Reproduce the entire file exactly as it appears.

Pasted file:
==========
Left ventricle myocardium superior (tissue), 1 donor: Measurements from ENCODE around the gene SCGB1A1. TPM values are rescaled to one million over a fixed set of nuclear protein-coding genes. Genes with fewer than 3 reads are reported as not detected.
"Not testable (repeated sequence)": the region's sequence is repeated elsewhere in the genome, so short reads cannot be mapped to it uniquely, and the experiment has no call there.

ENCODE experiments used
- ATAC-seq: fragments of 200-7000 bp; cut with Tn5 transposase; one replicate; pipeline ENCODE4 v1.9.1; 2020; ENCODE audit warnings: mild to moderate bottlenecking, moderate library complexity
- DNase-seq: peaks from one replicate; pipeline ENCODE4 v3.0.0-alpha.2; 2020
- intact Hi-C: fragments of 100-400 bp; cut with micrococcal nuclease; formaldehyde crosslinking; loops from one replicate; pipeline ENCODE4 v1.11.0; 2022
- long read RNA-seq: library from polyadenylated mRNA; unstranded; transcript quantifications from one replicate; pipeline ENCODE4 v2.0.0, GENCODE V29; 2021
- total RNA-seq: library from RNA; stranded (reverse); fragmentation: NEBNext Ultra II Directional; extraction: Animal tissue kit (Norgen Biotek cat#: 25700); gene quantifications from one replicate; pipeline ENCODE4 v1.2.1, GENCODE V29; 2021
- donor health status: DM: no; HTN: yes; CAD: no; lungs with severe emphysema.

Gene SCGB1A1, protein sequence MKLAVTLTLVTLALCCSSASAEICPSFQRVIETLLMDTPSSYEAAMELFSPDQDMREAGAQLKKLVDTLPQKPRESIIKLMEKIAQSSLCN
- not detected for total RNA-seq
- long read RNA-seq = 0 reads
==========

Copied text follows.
Left ventricle myocardium superior (tissue), 1 donor: Measurements from ENCODE around the gene SCGB1A1. TPM values are rescaled to one million over a fixed set of nuclear protein-coding genes. Genes with fewer than 3 reads are reported as not detected.
"Not testable (repeated sequence)": the region's sequence is repeated elsewhere in the genome, so short reads cannot be mapped to it uniquely, and the experiment has no call there.

ENCODE experiments used
- ATAC-seq: fragments of 200-7000 bp; cut with Tn5 transposase; one replicate; pipeline ENCODE4 v1.9.1; 2020; ENCODE audit warnings: mild to moderate bottlenecking, moderate library complexity
- DNase-seq: peaks from one replicate; pipeline ENCODE4 v3.0.0-alpha.2; 2020
- intact Hi-C: fragments of 100-400 bp; cut with micrococcal nuclease; formaldehyde crosslinking; loops from one replicate; pipeline ENCODE4 v1.11.0; 2022
- long read RNA-seq: library from polyadenylated mRNA; unstranded; transcript quantifications from one replicate; pipeline ENCODE4 v2.0.0, GENCODE V29; 2021
- total RNA-seq: library from RNA; stranded (reverse); fragmentation: NEBNext Ultra II Directional; extraction: Animal tissue kit (Norgen Biotek cat#: 25700); gene quantifications from one replicate; pipeline ENCODE4 v1.2.1, GENCODE V29; 2021
- donor health status: DM: no; HTN: yes; CAD: no; lungs with severe emphysema.

Gene SCGB1A1, protein sequence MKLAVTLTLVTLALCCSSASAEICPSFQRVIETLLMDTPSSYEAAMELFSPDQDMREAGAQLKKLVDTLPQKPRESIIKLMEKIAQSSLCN
- not detected for total RNA-seq
- long read RNA-seq = 0 reads